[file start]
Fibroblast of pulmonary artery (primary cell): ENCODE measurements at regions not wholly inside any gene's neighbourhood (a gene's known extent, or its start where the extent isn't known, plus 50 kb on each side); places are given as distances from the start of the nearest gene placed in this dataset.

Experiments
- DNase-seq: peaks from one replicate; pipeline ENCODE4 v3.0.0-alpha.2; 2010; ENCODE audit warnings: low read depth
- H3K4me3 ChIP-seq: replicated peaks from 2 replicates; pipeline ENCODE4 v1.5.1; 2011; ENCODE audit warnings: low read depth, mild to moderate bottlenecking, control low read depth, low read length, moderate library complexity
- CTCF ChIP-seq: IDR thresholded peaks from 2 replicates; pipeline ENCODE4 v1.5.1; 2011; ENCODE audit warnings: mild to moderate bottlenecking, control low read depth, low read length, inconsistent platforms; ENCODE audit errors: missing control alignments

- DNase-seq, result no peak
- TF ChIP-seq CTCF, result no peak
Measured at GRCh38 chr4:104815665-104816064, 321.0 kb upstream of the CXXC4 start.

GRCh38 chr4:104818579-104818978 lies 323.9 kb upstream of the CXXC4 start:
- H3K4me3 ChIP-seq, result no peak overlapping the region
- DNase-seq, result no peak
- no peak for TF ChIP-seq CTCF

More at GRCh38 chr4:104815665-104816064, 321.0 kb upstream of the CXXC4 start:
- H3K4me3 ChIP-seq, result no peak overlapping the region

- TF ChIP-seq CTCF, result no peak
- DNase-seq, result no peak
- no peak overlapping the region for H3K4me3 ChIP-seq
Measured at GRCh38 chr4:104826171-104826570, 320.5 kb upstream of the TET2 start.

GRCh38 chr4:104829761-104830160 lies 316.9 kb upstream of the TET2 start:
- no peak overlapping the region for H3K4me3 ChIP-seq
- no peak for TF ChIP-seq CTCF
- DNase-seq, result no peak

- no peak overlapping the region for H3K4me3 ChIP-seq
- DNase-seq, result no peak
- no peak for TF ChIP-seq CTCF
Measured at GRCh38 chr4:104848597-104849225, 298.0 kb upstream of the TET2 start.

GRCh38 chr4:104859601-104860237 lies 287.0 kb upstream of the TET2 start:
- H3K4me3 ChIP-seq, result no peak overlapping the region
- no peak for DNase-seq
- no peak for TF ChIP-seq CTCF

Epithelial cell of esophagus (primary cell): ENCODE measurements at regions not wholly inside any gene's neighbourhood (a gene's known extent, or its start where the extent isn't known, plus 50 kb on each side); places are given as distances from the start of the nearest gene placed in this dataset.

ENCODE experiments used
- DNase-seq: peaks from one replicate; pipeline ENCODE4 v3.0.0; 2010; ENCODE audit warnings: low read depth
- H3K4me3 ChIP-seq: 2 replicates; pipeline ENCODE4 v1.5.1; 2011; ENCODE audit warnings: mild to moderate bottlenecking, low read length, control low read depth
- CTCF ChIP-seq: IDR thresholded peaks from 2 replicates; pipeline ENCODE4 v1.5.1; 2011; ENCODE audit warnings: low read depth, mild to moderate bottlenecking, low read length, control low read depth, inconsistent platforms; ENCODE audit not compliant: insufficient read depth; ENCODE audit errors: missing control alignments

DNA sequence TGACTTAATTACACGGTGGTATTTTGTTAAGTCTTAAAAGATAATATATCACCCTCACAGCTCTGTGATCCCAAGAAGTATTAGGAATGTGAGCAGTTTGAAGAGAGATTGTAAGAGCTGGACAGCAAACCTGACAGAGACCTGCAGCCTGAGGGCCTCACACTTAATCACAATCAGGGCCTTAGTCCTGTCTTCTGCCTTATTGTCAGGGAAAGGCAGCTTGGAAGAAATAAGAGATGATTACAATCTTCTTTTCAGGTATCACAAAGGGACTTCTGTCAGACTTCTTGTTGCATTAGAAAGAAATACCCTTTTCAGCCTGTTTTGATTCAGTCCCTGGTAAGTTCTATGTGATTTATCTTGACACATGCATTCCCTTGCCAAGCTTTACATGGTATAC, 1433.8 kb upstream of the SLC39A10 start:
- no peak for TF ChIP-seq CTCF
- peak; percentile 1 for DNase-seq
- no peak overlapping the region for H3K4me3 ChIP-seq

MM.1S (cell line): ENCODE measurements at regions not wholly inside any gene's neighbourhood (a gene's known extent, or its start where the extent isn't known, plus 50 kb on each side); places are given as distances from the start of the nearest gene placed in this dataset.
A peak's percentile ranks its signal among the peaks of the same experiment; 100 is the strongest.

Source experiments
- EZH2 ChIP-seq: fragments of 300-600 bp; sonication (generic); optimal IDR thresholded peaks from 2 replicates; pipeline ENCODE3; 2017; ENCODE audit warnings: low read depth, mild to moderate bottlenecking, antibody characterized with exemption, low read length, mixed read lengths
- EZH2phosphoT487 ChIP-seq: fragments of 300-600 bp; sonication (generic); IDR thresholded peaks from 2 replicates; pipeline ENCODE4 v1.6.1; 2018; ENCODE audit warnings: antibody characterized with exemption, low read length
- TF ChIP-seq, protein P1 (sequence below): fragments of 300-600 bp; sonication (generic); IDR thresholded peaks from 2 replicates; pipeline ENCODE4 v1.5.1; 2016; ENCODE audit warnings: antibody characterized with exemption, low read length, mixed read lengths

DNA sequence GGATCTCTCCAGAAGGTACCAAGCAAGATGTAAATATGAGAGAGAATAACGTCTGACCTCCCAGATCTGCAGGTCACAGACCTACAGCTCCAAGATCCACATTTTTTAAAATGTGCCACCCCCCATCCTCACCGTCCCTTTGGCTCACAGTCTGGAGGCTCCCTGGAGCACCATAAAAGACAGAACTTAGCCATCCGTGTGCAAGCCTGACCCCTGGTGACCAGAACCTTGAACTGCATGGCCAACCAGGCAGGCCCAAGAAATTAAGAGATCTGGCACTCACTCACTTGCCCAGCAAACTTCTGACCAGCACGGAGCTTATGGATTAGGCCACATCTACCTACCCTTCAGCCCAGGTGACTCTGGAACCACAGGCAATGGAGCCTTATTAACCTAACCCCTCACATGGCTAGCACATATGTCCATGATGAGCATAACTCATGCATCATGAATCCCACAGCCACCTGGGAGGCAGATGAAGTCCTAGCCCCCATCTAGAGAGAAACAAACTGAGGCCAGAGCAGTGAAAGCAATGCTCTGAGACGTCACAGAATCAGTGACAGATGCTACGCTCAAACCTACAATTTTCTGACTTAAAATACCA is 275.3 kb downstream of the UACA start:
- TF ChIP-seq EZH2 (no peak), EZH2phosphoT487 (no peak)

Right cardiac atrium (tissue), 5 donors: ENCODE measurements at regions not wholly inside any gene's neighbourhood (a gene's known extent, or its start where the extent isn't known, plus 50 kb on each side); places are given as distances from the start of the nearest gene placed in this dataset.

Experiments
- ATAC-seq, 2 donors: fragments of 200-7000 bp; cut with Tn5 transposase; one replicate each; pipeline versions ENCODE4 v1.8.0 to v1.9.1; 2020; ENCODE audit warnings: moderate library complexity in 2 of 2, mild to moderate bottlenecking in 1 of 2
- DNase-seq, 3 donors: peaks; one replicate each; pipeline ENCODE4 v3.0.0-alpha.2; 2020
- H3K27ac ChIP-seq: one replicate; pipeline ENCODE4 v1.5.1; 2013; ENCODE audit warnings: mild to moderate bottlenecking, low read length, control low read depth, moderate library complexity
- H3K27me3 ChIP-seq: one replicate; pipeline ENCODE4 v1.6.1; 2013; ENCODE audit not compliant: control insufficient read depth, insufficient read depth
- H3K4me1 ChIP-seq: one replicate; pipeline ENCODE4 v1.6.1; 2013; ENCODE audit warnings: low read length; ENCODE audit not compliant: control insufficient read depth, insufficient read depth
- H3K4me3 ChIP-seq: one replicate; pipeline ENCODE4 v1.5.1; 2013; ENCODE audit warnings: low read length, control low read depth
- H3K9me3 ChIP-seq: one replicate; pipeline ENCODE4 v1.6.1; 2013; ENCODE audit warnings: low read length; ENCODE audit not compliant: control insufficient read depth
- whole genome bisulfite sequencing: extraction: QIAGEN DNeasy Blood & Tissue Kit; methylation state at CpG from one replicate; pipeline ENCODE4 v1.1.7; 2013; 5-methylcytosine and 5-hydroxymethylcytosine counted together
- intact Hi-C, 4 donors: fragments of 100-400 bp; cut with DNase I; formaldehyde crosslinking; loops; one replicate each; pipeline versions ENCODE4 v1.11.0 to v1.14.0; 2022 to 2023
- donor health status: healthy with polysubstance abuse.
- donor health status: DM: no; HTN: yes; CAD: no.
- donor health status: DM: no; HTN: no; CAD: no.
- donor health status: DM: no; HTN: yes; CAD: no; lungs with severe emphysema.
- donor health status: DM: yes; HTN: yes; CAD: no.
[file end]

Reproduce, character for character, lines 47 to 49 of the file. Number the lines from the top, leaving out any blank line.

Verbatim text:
- TF ChIP-seq EZH2 (no peak), EZH2phosphoT487 (no peak)

Right cardiac atrium (tissue), 5 donors: ENCODE measurements at regions not wholly inside any gene's neighbourhood (a gene's known extent, or its start where the extent isn't known, plus 50 kb on each side); places are given as distances from the start of the nearest gene placed in this dataset.

Experiments